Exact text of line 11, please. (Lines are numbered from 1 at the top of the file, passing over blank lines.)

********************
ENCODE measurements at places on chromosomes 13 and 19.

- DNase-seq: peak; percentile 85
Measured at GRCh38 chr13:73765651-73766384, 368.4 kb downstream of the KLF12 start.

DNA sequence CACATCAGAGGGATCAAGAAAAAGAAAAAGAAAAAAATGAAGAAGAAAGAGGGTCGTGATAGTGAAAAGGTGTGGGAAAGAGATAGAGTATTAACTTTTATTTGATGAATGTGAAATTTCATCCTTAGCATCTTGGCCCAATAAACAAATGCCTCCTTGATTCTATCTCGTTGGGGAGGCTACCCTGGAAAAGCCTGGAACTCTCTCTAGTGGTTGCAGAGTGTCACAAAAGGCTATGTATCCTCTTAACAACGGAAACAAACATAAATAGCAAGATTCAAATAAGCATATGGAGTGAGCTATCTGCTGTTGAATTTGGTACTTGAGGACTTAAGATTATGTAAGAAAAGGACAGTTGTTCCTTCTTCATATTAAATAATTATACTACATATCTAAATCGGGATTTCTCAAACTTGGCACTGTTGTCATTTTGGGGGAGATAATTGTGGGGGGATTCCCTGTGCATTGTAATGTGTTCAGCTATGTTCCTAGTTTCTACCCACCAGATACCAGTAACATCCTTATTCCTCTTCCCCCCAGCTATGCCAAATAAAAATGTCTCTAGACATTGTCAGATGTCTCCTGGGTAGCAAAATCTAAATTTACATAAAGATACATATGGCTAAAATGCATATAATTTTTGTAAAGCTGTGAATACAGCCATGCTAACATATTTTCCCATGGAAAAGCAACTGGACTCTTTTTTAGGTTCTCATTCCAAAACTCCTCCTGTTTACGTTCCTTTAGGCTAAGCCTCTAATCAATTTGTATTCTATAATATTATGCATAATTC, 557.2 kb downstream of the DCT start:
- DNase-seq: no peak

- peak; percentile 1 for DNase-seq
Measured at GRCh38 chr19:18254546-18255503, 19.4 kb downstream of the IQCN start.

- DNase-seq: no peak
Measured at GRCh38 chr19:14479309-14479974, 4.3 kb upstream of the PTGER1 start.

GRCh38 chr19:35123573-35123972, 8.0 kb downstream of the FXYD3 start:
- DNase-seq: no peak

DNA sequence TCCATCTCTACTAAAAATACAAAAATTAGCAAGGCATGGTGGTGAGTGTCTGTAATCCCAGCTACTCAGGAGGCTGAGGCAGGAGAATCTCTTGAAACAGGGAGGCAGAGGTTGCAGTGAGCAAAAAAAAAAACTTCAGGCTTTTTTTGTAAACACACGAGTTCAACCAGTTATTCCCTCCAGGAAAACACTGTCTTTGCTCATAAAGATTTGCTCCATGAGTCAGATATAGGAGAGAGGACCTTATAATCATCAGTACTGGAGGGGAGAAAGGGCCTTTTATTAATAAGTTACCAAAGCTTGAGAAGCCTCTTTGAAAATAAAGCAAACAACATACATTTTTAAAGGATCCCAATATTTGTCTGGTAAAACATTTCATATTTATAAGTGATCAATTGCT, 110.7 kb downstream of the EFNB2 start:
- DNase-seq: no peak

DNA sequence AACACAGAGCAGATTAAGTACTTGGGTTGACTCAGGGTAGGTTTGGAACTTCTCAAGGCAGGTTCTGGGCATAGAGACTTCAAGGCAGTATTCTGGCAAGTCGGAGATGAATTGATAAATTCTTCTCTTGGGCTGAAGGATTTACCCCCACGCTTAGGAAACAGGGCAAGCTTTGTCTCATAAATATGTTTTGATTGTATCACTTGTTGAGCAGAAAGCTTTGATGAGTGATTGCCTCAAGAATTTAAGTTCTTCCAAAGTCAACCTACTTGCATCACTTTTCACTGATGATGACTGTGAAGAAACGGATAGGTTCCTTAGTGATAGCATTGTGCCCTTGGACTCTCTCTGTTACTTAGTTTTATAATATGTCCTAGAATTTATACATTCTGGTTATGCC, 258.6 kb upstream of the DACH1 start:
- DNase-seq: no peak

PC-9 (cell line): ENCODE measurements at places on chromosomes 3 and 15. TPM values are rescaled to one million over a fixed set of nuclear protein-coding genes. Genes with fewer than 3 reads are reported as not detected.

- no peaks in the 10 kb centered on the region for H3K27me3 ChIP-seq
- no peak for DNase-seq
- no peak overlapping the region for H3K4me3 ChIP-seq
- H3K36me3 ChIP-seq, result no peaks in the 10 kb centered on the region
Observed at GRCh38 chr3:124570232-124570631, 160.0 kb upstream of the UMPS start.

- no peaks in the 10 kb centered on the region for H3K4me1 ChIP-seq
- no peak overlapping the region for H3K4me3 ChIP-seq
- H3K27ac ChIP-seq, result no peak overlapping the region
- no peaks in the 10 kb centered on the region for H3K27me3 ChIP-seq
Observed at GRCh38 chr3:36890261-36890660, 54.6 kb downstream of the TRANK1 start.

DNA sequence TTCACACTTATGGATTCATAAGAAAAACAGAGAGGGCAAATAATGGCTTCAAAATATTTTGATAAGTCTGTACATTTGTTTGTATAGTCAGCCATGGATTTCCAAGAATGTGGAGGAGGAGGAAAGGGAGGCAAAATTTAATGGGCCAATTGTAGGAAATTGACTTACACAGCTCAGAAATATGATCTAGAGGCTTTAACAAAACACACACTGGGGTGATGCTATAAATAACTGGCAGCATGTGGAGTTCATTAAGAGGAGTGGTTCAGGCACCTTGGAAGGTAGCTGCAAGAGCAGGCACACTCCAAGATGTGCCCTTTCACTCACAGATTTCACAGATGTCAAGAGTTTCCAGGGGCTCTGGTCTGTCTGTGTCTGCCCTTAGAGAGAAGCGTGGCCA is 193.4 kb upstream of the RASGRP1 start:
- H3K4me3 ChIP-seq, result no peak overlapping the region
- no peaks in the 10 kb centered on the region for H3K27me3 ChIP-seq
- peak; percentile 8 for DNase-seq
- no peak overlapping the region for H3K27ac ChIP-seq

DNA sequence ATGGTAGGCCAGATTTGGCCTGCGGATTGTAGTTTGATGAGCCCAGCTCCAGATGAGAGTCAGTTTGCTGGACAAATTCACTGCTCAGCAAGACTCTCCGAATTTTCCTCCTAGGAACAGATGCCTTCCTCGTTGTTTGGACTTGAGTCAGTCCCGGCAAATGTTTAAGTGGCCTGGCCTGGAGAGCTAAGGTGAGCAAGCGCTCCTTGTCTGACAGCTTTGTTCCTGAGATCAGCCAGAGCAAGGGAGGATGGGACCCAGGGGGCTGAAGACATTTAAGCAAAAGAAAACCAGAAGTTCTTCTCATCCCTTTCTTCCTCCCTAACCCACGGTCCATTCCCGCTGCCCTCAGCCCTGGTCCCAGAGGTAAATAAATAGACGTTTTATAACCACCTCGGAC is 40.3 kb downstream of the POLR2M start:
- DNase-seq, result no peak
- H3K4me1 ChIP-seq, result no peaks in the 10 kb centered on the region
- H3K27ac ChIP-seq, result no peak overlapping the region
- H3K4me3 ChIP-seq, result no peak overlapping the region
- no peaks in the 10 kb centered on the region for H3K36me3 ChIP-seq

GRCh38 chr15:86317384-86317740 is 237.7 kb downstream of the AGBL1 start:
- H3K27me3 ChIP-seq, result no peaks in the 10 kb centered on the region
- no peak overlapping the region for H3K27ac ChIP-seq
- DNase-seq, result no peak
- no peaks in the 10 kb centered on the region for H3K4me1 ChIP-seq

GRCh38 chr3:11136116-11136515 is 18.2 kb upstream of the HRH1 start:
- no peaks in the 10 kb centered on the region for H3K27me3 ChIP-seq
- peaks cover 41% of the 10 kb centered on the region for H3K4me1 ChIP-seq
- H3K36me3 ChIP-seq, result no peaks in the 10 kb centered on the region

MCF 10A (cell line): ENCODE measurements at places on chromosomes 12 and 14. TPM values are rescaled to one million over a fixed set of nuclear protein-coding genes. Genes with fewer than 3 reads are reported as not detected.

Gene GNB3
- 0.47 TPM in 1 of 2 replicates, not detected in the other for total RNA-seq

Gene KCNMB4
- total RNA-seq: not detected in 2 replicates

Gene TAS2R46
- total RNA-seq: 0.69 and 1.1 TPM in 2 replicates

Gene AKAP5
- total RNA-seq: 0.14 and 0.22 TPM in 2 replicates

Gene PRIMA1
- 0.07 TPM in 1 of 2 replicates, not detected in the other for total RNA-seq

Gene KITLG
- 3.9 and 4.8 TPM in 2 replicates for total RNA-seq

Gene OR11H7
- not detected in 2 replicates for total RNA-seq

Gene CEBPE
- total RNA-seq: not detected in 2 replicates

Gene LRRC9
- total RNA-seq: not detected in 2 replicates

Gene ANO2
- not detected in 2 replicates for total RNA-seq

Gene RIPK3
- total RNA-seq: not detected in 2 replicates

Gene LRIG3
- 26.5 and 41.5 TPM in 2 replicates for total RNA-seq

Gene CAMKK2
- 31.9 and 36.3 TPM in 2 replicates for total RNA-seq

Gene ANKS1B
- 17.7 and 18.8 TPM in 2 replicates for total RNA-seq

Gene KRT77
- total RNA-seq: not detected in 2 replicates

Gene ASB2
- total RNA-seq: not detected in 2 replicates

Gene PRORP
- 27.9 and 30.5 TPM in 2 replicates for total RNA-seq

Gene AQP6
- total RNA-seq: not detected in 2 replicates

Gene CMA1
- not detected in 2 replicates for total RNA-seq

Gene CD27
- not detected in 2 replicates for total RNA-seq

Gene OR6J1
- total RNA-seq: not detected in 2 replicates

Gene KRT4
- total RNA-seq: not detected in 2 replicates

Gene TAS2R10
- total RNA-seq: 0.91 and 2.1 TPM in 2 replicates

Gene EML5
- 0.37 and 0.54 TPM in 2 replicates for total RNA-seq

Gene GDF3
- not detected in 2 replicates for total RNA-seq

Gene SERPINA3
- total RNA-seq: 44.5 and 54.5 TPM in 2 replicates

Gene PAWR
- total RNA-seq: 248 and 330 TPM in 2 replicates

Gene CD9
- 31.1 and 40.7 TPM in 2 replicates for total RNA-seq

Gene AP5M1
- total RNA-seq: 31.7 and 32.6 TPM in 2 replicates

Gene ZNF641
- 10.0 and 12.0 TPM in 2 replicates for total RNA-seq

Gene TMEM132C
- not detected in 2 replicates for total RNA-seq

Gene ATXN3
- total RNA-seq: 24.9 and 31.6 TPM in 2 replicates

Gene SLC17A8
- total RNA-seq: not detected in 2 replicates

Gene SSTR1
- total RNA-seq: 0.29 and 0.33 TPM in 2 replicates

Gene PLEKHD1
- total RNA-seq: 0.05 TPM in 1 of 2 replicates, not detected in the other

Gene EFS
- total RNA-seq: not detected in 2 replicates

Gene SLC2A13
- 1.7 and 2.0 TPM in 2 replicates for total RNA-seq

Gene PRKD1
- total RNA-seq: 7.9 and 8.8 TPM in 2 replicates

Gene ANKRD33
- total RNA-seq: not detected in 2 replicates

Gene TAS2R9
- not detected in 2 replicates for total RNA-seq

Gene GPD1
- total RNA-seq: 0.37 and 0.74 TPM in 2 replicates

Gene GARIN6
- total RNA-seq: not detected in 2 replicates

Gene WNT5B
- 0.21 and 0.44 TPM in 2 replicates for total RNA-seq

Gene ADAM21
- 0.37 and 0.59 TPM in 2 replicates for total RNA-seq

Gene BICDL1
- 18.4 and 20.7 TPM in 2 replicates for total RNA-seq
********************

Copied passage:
- DNase-seq: no peak